Who bears the burden of proof in discrimination claims?
The Supreme Court has recently handed down its judgment in the case of Royal Mail Group Ltd v Efobi. The case focused on whether the claimant or the respondent bears the burden of establishing the presence of discriminatory conduct, under section 136 of the Equality Act 2010.
This is an important case from a legal perspective, because the party who has the burden of proof in any case is the party who must – at least initially – satisfy the Tribunal that there are facts to support either the claim, or the defence.
Mr Efobi is a black Nigerian and Irish citizen, who held both graduate and post-graduate qualifications in computing. From 27 August 2013 he was employed as a postman by Royal Mail. Mr Efobi made over 30 applications for management or IT positions within Royal Mail on various dates between 30 December 2011 and 3 February 2015, without success.
In June 2015 Mr Efobi began proceedings against Royal Mail in the Employment Tribunal (“ET”), as he considered that he had been discriminated against on the grounds of his race, based on the failed applications.
However, the ET found that Mr Efobi had failed to establish that there was direct discrimination in in the way in which Royal Mail dealt with his job applications. Absent any evidence that those who were recruiting knew of Mr Efobi’s race or national origins, the ET dismissed the claim.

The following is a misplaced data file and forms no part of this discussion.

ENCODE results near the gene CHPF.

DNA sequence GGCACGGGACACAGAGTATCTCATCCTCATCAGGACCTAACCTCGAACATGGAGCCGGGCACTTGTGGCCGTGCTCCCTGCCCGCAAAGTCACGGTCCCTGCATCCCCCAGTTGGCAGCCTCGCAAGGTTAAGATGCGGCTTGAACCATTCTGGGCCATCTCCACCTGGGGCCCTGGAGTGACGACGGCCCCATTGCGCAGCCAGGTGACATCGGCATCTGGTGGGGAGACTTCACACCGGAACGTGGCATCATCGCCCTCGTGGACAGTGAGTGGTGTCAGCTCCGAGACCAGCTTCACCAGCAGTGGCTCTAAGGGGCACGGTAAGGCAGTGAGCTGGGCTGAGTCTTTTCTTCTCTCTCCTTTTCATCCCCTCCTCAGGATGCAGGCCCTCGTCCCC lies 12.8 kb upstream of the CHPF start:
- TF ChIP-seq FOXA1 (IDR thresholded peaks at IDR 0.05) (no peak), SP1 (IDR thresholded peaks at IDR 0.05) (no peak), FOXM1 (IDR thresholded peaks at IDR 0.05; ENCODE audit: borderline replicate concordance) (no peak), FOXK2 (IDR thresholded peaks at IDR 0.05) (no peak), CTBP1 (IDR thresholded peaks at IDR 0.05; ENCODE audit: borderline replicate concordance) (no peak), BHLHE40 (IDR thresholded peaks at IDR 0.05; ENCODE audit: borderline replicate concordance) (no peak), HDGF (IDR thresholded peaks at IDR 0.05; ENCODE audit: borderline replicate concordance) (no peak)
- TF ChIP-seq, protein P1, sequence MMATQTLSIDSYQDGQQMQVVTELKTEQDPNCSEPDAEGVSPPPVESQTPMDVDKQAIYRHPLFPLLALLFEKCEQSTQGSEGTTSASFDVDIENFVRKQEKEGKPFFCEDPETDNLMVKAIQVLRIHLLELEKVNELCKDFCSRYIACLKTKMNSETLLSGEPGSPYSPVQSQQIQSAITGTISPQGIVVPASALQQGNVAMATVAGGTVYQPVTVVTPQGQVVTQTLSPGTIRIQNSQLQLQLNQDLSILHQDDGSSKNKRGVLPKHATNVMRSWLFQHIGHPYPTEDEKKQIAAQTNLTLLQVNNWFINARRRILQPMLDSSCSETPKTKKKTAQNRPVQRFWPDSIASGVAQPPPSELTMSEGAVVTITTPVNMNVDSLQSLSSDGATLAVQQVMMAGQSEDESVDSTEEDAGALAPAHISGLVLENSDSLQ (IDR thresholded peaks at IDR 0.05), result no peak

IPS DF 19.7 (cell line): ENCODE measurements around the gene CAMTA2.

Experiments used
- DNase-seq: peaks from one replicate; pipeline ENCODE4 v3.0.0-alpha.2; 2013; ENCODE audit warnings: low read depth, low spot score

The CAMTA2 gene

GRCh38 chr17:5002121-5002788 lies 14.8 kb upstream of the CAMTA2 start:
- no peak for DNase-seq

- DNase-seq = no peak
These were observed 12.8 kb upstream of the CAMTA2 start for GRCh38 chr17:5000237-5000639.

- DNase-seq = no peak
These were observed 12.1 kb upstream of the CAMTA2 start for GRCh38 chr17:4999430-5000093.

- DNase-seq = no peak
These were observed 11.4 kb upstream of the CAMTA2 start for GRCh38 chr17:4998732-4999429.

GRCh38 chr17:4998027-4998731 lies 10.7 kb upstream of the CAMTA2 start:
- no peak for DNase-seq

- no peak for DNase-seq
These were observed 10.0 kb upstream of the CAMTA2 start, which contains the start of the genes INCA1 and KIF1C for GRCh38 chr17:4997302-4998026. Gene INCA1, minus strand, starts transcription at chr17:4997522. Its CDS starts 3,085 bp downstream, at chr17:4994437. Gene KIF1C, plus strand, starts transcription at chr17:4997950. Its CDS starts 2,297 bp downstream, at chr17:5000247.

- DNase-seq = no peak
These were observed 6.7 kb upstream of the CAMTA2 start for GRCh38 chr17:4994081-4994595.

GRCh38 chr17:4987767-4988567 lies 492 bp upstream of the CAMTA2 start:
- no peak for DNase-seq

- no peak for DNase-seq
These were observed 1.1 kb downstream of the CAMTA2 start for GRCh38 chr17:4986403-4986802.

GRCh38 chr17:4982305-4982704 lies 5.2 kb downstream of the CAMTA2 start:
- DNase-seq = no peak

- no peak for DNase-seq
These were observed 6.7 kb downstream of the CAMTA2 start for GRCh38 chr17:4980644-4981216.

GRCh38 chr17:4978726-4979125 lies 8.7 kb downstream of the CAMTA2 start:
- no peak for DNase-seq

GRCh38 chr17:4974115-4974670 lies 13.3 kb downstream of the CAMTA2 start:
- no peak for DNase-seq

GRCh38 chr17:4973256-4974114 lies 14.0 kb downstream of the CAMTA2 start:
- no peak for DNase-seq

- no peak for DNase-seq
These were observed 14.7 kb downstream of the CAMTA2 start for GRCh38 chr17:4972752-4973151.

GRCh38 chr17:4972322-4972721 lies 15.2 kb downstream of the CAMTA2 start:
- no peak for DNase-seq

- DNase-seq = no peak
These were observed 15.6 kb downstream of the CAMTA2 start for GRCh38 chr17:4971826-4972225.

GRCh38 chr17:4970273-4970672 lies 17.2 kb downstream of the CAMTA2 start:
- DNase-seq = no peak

However, on appeal by Mr Efobi, the Employment Appeal Tribunal (“EAT”) held that the ET had erred in its analysis of that issue. It found that the Equality Act had – in effect – amended the previous legislation, which had provided the burden of proof was on the claimant to prove the prima facie case. Instead, a tribunal would require to consider all the evidence, not just the claimant’s. This seemed to be a significant departure from the understood position and, unsurprisingly, led to this decision being appealed.
Subsequently, the Court of Appeal held that the ET had not made any error of law in its analysis of the evidence and accordingly reversed the decision of the EAT.
The Supreme Court has upheld this decision, and found that there is still a requirement on the claimant in a discrimination case to prove, on the balance of probabilities, facts from which, in the absence of any other explanation, the employment tribunal could infer an unlawful act of discrimination.
It is only once a claimant has successfully discharged this burden, that the employer is then required to explain the reason for its treatment of the claimant.
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